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Annu Rev Genet. 2015;49:461-84. doi: 10.1146/annurev-genet-112414-054911.

Genetic and Epigenetic Regulation of Human Cardiac Reprogramming and Differentiation in Regenerative Medicine.

Burridge PW1,2,3,4,5, Sharma A1,2,3, Wu JC1,2,3.

Author information

1
Stanford Cardiovascular Institute.
2
Institute for Stem Cell Biology and Regenerative Medicine.
3
Department of Medicine, Division of Cardiology, Stanford University School of Medicine, Stanford, California 94305.
4
Department of Pharmacology.
5
Center for Pharmacogenomics, Northwestern University Feinberg School of Medicine, Chicago, Illinois 60611; email: paul.burridge@northwestern.edu , joewu@stanford.edu.

Abstract

Regeneration or replacement of lost cardiomyocytes within the heart has the potential to revolutionize cardiovascular medicine. Numerous methodologies have been used to achieve this aim, including the engraftment of bone marrow- and heart-derived cells as well as the identification of modulators of adult cardiomyocyte proliferation. Recently, the conversion of human somatic cells into induced pluripotent stem cells and induced cardiomyocyte-like cells has transformed potential approaches toward this goal, and the engraftment of cardiac progenitors derived from human embryonic stem cells into patients is now feasible. Here we review recent advances in our understanding of the genetic and epigenetic control of human cardiogenesis, cardiac differentiation, and the induced reprogramming of somatic cells to cardiomyocytes. We also cover genetic programs for inducing the proliferation of endogenous cardiomyocytes and discuss the genetic state of cells used in cardiac regenerative medicine.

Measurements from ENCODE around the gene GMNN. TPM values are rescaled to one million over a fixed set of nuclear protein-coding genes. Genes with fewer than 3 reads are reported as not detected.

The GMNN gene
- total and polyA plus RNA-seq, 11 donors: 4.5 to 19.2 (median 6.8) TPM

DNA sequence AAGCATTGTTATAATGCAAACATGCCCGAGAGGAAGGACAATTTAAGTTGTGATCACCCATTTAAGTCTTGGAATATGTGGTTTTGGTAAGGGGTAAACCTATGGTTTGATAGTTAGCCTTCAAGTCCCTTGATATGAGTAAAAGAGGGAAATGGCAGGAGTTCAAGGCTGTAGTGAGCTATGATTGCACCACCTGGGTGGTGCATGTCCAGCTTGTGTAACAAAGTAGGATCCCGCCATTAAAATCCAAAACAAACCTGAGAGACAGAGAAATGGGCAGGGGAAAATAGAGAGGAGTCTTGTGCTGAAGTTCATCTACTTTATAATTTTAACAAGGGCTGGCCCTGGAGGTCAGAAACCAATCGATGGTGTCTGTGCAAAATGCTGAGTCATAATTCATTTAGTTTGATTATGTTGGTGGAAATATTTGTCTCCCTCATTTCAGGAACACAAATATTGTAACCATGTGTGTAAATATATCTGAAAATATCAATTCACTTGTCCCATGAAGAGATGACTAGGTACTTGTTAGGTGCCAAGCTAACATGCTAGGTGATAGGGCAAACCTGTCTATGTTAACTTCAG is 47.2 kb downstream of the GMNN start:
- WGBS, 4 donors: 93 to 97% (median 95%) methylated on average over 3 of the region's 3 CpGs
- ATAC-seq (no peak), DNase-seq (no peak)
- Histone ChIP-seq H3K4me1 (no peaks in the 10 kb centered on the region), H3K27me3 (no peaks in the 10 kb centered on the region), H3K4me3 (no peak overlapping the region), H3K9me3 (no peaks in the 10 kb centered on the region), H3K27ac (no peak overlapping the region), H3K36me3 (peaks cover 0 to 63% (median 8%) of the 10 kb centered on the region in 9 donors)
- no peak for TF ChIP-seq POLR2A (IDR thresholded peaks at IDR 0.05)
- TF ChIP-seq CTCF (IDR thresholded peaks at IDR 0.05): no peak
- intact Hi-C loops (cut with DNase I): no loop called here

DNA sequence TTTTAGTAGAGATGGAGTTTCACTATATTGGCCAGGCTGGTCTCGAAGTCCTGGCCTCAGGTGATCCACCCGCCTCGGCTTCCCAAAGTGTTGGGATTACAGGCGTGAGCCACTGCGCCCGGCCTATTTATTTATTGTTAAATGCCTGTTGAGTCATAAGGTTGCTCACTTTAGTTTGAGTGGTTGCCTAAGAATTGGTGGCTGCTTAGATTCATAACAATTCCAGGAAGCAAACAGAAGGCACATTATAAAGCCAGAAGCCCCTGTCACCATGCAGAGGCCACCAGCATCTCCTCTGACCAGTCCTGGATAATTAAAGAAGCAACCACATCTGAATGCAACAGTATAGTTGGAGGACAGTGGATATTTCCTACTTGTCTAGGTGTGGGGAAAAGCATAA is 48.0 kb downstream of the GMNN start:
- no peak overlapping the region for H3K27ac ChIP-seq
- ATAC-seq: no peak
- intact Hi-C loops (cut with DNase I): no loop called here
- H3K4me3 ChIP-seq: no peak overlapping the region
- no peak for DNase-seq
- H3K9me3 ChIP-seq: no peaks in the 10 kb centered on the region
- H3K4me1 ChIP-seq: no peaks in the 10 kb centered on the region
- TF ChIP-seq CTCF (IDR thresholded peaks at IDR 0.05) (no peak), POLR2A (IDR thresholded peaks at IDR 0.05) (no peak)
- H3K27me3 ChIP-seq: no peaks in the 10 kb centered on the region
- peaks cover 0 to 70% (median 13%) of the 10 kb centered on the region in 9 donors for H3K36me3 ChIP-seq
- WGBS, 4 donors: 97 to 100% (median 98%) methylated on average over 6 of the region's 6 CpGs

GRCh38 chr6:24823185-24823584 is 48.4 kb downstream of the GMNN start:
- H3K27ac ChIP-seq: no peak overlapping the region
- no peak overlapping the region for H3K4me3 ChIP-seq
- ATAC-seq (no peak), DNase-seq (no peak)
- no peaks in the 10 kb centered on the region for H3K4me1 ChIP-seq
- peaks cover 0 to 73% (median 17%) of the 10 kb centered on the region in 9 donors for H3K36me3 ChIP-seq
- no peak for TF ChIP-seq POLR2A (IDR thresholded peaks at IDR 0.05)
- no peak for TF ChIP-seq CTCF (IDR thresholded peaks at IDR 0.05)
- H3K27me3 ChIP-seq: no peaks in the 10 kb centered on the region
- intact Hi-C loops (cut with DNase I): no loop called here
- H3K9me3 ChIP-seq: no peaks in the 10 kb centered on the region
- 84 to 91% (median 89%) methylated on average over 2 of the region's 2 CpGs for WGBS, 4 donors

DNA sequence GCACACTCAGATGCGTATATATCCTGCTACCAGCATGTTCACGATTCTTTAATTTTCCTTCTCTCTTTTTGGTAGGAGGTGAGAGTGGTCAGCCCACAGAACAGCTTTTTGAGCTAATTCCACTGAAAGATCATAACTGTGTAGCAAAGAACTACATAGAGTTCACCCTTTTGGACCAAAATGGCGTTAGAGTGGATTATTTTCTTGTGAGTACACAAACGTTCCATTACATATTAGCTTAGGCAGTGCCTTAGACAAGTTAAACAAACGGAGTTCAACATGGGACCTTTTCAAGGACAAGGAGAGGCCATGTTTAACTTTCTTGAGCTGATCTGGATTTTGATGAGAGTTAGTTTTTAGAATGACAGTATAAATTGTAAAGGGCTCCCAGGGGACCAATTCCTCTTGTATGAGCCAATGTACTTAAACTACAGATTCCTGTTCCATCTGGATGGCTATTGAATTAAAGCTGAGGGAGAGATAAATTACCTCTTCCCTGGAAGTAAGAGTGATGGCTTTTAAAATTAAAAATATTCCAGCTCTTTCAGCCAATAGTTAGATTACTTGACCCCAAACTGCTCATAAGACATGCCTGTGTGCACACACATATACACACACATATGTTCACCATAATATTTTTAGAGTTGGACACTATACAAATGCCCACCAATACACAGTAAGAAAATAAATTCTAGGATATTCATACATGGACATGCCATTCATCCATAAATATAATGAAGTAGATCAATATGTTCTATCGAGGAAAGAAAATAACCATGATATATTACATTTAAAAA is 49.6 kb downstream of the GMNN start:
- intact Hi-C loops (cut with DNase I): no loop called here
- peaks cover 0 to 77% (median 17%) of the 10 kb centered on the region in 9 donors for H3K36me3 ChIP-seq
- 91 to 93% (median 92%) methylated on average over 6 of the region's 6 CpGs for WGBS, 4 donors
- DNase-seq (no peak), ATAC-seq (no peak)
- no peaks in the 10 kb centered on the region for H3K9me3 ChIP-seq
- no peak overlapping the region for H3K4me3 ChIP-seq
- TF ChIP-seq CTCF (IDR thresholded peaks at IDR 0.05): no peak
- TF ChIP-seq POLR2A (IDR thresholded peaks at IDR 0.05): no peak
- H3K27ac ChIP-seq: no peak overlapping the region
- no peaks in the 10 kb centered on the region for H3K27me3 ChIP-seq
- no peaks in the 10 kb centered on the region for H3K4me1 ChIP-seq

KEYWORDS:

cardiomyocyte; developmental biology; embryonic stem cells; epigenetics; heart; induced pluripotent stem cells

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